Shumlin administration weighs taxes and other means of funding Lake Champlain cleanup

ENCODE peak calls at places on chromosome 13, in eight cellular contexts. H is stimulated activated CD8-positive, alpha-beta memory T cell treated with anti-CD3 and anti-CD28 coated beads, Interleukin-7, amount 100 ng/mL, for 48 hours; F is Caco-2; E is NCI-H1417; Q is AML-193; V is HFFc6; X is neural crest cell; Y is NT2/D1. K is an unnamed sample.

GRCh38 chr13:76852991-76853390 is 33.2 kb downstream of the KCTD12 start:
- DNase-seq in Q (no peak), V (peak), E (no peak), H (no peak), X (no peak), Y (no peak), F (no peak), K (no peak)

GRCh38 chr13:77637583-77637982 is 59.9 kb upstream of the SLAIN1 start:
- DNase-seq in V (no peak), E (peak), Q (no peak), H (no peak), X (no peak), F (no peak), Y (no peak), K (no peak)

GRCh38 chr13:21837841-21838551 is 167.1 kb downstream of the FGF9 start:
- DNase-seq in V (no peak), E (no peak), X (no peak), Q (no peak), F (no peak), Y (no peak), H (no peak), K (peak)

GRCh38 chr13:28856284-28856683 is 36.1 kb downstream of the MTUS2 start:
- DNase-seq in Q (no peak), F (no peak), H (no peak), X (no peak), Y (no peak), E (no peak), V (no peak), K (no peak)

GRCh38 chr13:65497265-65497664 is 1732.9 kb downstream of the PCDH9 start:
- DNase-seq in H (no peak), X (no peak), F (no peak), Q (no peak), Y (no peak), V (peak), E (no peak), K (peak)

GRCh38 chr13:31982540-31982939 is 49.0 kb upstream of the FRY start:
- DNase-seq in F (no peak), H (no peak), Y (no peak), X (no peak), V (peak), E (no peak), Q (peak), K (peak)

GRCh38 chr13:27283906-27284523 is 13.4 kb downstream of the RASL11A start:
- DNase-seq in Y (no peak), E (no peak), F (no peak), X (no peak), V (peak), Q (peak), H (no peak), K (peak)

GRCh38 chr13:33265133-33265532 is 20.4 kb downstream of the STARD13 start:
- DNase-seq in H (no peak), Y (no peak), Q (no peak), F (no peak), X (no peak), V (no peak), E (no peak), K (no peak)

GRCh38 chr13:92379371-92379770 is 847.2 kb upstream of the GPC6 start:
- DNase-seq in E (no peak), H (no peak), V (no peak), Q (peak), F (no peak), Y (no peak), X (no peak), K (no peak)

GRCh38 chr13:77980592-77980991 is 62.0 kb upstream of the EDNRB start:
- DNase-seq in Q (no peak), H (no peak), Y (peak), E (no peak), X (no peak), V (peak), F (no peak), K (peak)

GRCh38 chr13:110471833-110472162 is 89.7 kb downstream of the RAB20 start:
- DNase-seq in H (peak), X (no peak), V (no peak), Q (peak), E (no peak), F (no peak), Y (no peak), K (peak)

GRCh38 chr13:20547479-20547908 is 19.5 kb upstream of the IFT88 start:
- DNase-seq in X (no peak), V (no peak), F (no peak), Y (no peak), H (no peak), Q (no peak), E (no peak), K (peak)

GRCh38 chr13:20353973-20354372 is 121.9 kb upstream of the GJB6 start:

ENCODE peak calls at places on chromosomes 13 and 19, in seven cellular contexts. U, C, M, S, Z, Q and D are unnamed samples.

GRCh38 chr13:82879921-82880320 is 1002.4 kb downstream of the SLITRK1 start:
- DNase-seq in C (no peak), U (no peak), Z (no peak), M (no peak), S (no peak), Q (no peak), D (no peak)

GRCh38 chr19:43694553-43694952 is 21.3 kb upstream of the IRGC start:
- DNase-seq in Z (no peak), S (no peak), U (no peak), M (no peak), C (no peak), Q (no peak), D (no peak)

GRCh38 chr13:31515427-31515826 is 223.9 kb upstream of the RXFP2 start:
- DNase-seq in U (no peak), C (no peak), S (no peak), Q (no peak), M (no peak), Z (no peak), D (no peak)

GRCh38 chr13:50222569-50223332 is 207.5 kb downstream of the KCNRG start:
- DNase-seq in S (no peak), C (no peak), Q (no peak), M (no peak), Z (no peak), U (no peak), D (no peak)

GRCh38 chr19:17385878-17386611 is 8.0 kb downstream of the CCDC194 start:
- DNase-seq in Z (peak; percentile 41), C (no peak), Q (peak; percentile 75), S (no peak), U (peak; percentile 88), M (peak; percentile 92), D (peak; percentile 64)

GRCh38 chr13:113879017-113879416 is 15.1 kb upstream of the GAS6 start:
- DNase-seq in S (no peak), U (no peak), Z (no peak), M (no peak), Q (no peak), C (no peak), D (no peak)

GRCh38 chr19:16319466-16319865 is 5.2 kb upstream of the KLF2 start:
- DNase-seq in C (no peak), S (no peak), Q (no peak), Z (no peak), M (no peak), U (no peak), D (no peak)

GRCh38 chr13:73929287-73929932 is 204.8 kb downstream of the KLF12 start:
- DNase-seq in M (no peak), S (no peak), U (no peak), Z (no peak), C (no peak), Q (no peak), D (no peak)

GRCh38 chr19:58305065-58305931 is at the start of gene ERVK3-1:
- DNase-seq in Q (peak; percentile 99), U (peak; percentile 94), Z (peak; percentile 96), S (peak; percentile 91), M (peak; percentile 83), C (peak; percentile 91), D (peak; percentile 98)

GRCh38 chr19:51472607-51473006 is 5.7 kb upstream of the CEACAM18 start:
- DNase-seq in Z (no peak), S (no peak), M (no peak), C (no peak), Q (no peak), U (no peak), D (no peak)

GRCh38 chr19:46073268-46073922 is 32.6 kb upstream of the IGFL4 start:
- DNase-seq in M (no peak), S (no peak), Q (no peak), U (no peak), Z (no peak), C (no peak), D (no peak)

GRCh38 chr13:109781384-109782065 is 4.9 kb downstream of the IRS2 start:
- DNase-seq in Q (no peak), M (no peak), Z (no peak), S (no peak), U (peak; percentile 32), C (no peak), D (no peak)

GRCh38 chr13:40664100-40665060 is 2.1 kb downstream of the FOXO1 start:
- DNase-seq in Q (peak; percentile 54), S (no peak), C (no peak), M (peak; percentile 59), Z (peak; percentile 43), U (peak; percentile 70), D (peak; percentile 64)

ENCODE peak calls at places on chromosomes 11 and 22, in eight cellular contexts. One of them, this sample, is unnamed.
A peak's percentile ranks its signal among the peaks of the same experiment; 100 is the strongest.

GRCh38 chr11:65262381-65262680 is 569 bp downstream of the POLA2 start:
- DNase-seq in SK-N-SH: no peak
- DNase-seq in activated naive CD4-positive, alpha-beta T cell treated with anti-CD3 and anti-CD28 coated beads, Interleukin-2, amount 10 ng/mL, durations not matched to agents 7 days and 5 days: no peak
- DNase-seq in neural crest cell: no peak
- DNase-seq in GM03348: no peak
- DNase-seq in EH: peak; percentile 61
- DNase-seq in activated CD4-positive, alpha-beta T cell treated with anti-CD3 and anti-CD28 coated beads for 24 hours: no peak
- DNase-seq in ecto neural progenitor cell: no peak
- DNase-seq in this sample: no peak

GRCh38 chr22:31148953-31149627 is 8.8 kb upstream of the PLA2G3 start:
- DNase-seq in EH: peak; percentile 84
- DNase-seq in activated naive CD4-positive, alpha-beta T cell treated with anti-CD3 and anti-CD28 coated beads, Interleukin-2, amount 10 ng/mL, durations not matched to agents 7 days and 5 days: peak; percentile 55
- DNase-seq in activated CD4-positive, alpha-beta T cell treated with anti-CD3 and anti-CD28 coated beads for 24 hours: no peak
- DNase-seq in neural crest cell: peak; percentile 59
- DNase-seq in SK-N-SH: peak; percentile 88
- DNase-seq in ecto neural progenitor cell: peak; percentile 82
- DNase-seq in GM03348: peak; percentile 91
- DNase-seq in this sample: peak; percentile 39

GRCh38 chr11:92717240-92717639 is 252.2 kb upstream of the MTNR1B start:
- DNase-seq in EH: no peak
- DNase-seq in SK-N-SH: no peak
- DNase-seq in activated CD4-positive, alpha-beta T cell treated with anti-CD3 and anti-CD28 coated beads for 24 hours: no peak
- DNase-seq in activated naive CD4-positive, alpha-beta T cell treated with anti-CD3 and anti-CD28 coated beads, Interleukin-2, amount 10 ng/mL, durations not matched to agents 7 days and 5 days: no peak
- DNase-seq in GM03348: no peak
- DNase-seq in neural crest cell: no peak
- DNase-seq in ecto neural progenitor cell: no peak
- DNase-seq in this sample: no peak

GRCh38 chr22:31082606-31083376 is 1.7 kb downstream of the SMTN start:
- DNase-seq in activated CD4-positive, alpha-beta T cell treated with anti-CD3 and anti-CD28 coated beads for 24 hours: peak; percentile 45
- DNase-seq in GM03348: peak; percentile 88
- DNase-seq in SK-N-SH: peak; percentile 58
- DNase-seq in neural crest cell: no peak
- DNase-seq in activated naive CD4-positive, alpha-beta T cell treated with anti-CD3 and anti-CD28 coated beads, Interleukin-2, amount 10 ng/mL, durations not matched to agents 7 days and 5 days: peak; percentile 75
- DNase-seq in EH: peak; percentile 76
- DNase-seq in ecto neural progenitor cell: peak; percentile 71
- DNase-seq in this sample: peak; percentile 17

first_imgby John Herrick is external) The Shumlin administration will consider raising taxes for the restoration of Lake Champlain. At Vermont Environmental Consortium’s third annual water quality conference in Burlington on Wednesday, Department of Environmental Conservation Commissioner David Mears said the administration will have a funding proposal for the cleanup in November. Mears said the state hopes to secure federal funding, eliminate inefficiencies in state government, and raise revenue to meet its commitment to the federal Environmental Protection Agency. The state must reduce phosphorus loading into the lake by 36 percent and has proposed its own restoration plan, which is part of its legal obligation under the Clean Water Act.He said other states have increased sales tax, placed fees on development that cause surface runoff and surcharges on septic tanks. The Vermont Legislature considered raising tourism and recreation taxes last session.“All of these are viable options,” Mears said.The Shumlin administration last week submitted its final proposal to the EPA. The EPA will now model the state’s plan to determine if it will meet targeted phosphorus reductions. If the EPA rejects the plan, it can require the state’s sewer treatment facilities to implement the most advanced technology to limit pollution further, regulate large farms, and cut financial support to the state.Under this situation, Mears said, many communities across the state will have to pay a lot of money “to not get the job done.”“So we’re going to pay one way or another. And I think it’s incumbent on us as a state to think about how do we spread those costs in a way that is effective and fair,” he said.Some speakers at the conference said taxes will not cause a change in behavior necessary to ensure the lake’s long-term water quality. The event’s keynote speaker, Pierre Leduc, who is vice chairman of Corporation Baie Missisquoi, said the lake’s largest polluters should pay for largest share of the cleanup.Big-box shopping malls with large parking lots create runoff and erosion. And large farms that lack adequate crop cover allow phosphorus from fields to run into nearby streams – all of which cause pollution that comes at a cost to communities in Vermont statewide, he said.“Why would we subsidize those activities by having everybody else paying to clean it up afterwards?” Leduc said. “Can we take some of those private profits to pay for the damage caused by those activities?”He said a market-based approach would sway business practices: a tax on phosphorus-laden fertilizer or a cap-and-trade program where the state sets a “cap” on phosphorous pollution and developers and farmers pay to offset their phosphorous pollution.“We like to see the market work,” Leduc said. “But to make it work, you need to internalize the costs. Put the costs in the right place.”Shoreland Protection Act signed into lawGov. Peter Shumlin signed into law Wednesday legislation that sets new permitting standards for building within 250 feet of the state’s lake shorelines.The Shoreland Protection Act will take effect July 1 and applies to all lakes and ponds greater than 10 acres in size. It is designed to protect shoreline habitats and water quality disturbed by clear-cutting and development along the state’s shorelines.“This new law makes a powerful statement that we will protect the shorelands of our lakes and ponds, and do so without sacrificing the right to use, enjoy and develop shoreland properties,” Shumlin said in a statement.“We have moved forward to protect the natural beauty and environmental health of our waterways, ensure their economic value is protected, and preserve local control for communities that have already taken strides in this area,” he said.The Agency of Natural Resources is providing property owners with information on new standards. The agency will host an information session on June 10 at 6:30 p.m. at the Chittenden County Regional Planning Commission’s office in Winooski.Environmental advocates support the new standards as a step forward to protecting the state’s water quality.“It won’t undo the damage we’ve done where we’ve built too close to our lakes, it will help safeguard water quality and wildlife habitat for future generations of Vermonters,” said Kim Greenwood, a staff scientist with the Vermont Natural Resources Council, in a statement Wednesday.Projects located within 250 feet of the shoreline must not be located on a 20 percent slope; no more than 40 percent of the area can be cleared of natural vegetation; and no more than 20 percent of the area can be impervious. These are baseline standards that the agency has the authority to expand. Towns with similar standards can enforce their own program.PHOTO: Perkins Pier, Burlington, May 2011 by Vermont Business Magazinelast_img

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